Cognitive therapy and behavioural activation are both widely applied and effective psychotherapies for depression, but it is unclear which works best for whom. Individual participant data (IPD) meta-analysis allows for examining moderators at the participant level and can provide more precise effect estimates than conventional meta-analysis, which is based on study-level data.
This article describes the protocol for a systematic review and IPD meta-analysis that aims to compare the efficacy of cognitive therapy and behavioural activation for adults with depression, and to explore moderators of treatment effect. (PROSPERO: CRD42022341602)
Systematic literature searches will be conducted in PubMed, PsycINFO, EMBASE and the Cochrane Library, to identify randomised clinical trials comparing cognitive therapy and behavioural activation for adult acute-phase depression. Investigators of these trials will be invited to share their participant-level data. One-stage IPD meta-analyses will be conducted with mixed-effects models to assess treatment effects and to examine various available demographic, clinical and psychological participant characteristics as potential moderators. The primary outcome measure will be depressive symptom level at treatment completion. Secondary outcomes will include post-treatment anxiety, interpersonal functioning and quality of life, as well as follow-up outcomes.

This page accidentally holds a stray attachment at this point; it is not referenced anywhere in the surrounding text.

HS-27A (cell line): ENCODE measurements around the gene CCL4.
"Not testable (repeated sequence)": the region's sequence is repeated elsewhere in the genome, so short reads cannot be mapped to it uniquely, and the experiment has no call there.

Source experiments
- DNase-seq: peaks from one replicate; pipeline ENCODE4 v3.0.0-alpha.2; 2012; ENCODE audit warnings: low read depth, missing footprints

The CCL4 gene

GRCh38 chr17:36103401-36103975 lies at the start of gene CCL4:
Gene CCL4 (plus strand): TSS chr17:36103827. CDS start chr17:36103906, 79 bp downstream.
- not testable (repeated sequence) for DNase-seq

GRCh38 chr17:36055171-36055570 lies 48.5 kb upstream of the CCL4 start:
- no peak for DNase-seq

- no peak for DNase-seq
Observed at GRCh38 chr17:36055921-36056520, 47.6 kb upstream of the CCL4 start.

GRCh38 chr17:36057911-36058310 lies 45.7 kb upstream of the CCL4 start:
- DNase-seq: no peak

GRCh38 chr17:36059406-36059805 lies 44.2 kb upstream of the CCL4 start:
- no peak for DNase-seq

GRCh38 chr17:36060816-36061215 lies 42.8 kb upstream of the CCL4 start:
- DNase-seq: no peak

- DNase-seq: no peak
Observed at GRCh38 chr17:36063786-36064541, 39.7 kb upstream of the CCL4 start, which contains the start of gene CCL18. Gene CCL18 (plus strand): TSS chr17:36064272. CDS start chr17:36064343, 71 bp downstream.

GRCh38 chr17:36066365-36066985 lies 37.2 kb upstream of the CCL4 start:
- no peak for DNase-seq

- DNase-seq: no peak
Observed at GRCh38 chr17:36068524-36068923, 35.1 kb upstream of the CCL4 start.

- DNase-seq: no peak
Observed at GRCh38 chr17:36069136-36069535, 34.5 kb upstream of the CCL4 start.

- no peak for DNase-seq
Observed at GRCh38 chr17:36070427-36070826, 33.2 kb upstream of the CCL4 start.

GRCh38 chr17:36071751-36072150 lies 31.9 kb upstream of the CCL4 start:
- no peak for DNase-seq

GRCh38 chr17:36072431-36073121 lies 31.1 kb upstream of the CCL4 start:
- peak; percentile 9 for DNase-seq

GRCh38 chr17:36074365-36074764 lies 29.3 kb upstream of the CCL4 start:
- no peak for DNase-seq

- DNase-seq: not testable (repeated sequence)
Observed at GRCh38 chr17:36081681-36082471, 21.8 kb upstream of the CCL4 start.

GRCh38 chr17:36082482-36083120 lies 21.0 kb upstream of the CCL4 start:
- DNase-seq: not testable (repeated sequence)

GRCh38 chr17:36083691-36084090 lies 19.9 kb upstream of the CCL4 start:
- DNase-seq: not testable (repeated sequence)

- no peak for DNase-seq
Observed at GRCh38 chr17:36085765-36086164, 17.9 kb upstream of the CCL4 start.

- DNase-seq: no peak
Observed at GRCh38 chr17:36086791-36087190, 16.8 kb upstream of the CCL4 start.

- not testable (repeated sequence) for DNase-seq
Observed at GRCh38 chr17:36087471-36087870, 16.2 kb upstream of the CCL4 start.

To the best of our knowledge, this will be the first IPD meta-analysis concerning cognitive therapy versus behavioural activation for adult depression. This study has the potential to enhance our knowledge of depression treatment by using state-of-the-art statistical techniques to compare the efficacy of two widely used psychotherapies, and by shedding more light on which of these treatments might work best for whom.